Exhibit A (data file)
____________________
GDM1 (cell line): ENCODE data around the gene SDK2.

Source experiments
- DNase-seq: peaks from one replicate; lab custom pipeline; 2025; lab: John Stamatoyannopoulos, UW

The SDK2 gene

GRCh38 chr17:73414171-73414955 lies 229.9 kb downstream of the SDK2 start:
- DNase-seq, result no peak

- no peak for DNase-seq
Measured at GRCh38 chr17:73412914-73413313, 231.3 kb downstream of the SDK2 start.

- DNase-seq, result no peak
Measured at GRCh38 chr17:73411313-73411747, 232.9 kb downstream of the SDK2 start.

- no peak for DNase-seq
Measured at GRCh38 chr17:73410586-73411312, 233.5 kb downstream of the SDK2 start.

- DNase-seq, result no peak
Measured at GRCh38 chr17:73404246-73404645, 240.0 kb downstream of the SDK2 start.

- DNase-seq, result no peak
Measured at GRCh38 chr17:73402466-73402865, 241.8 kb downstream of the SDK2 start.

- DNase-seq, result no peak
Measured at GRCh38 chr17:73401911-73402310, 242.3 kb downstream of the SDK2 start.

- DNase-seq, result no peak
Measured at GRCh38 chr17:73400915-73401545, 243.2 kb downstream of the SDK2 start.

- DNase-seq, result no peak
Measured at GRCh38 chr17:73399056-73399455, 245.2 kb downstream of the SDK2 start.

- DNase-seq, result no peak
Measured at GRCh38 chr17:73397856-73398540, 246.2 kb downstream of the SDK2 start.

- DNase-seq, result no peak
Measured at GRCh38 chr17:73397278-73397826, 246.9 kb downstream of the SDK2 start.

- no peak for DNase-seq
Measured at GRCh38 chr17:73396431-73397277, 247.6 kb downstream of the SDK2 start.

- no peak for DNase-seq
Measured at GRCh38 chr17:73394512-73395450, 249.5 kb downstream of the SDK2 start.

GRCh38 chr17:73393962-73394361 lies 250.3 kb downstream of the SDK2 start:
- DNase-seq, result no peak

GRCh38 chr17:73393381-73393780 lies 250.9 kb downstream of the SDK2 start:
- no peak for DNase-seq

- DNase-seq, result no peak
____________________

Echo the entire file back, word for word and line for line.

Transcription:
GDM1 (cell line): ENCODE data around the gene SDK2.

Source experiments
- DNase-seq: peaks from one replicate; lab custom pipeline; 2025; lab: John Stamatoyannopoulos, UW

The SDK2 gene

GRCh38 chr17:73414171-73414955 lies 229.9 kb downstream of the SDK2 start:
- DNase-seq, result no peak

- no peak for DNase-seq
Measured at GRCh38 chr17:73412914-73413313, 231.3 kb downstream of the SDK2 start.

- DNase-seq, result no peak
Measured at GRCh38 chr17:73411313-73411747, 232.9 kb downstream of the SDK2 start.

- no peak for DNase-seq
Measured at GRCh38 chr17:73410586-73411312, 233.5 kb downstream of the SDK2 start.

- DNase-seq, result no peak
Measured at GRCh38 chr17:73404246-73404645, 240.0 kb downstream of the SDK2 start.

- DNase-seq, result no peak
Measured at GRCh38 chr17:73402466-73402865, 241.8 kb downstream of the SDK2 start.

- DNase-seq, result no peak
Measured at GRCh38 chr17:73401911-73402310, 242.3 kb downstream of the SDK2 start.

- DNase-seq, result no peak
Measured at GRCh38 chr17:73400915-73401545, 243.2 kb downstream of the SDK2 start.

- DNase-seq, result no peak
Measured at GRCh38 chr17:73399056-73399455, 245.2 kb downstream of the SDK2 start.

- DNase-seq, result no peak
Measured at GRCh38 chr17:73397856-73398540, 246.2 kb downstream of the SDK2 start.

- DNase-seq, result no peak
Measured at GRCh38 chr17:73397278-73397826, 246.9 kb downstream of the SDK2 start.

- no peak for DNase-seq
Measured at GRCh38 chr17:73396431-73397277, 247.6 kb downstream of the SDK2 start.

- no peak for DNase-seq
Measured at GRCh38 chr17:73394512-73395450, 249.5 kb downstream of the SDK2 start.

GRCh38 chr17:73393962-73394361 lies 250.3 kb downstream of the SDK2 start:
- DNase-seq, result no peak

GRCh38 chr17:73393381-73393780 lies 250.9 kb downstream of the SDK2 start:
- no peak for DNase-seq

- DNase-seq, result no peak